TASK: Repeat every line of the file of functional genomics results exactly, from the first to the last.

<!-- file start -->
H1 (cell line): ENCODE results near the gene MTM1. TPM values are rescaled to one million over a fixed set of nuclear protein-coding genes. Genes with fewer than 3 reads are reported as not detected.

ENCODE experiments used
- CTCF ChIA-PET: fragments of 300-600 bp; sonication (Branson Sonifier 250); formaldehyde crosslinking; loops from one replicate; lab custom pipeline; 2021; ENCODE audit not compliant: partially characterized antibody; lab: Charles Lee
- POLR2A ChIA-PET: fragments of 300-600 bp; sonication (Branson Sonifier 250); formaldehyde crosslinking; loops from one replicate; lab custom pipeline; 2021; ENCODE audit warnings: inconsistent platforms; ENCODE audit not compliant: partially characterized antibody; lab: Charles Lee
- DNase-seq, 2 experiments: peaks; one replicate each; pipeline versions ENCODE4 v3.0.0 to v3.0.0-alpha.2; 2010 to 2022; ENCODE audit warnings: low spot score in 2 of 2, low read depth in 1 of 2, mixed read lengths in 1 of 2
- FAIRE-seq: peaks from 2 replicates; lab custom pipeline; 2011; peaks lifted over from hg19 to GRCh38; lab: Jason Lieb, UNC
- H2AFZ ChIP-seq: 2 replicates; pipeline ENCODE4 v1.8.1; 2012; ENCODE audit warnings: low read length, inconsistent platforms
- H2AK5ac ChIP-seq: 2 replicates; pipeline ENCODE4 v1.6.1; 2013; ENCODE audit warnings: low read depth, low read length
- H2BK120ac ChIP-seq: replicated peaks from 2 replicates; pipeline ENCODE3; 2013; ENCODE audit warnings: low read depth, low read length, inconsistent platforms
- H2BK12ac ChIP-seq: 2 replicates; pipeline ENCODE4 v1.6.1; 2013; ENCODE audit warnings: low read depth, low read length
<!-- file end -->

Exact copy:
H1 (cell line): ENCODE results near the gene MTM1. TPM values are rescaled to one million over a fixed set of nuclear protein-coding genes. Genes with fewer than 3 reads are reported as not detected.

ENCODE experiments used
- CTCF ChIA-PET: fragments of 300-600 bp; sonication (Branson Sonifier 250); formaldehyde crosslinking; loops from one replicate; lab custom pipeline; 2021; ENCODE audit not compliant: partially characterized antibody; lab: Charles Lee
- POLR2A ChIA-PET: fragments of 300-600 bp; sonication (Branson Sonifier 250); formaldehyde crosslinking; loops from one replicate; lab custom pipeline; 2021; ENCODE audit warnings: inconsistent platforms; ENCODE audit not compliant: partially characterized antibody; lab: Charles Lee
- DNase-seq, 2 experiments: peaks; one replicate each; pipeline versions ENCODE4 v3.0.0 to v3.0.0-alpha.2; 2010 to 2022; ENCODE audit warnings: low spot score in 2 of 2, low read depth in 1 of 2, mixed read lengths in 1 of 2
- FAIRE-seq: peaks from 2 replicates; lab custom pipeline; 2011; peaks lifted over from hg19 to GRCh38; lab: Jason Lieb, UNC
- H2AFZ ChIP-seq: 2 replicates; pipeline ENCODE4 v1.8.1; 2012; ENCODE audit warnings: low read length, inconsistent platforms
- H2AK5ac ChIP-seq: 2 replicates; pipeline ENCODE4 v1.6.1; 2013; ENCODE audit warnings: low read depth, low read length
- H2BK120ac ChIP-seq: replicated peaks from 2 replicates; pipeline ENCODE3; 2013; ENCODE audit warnings: low read depth, low read length, inconsistent platforms
- H2BK12ac ChIP-seq: 2 replicates; pipeline ENCODE4 v1.6.1; 2013; ENCODE audit warnings: low read depth, low read length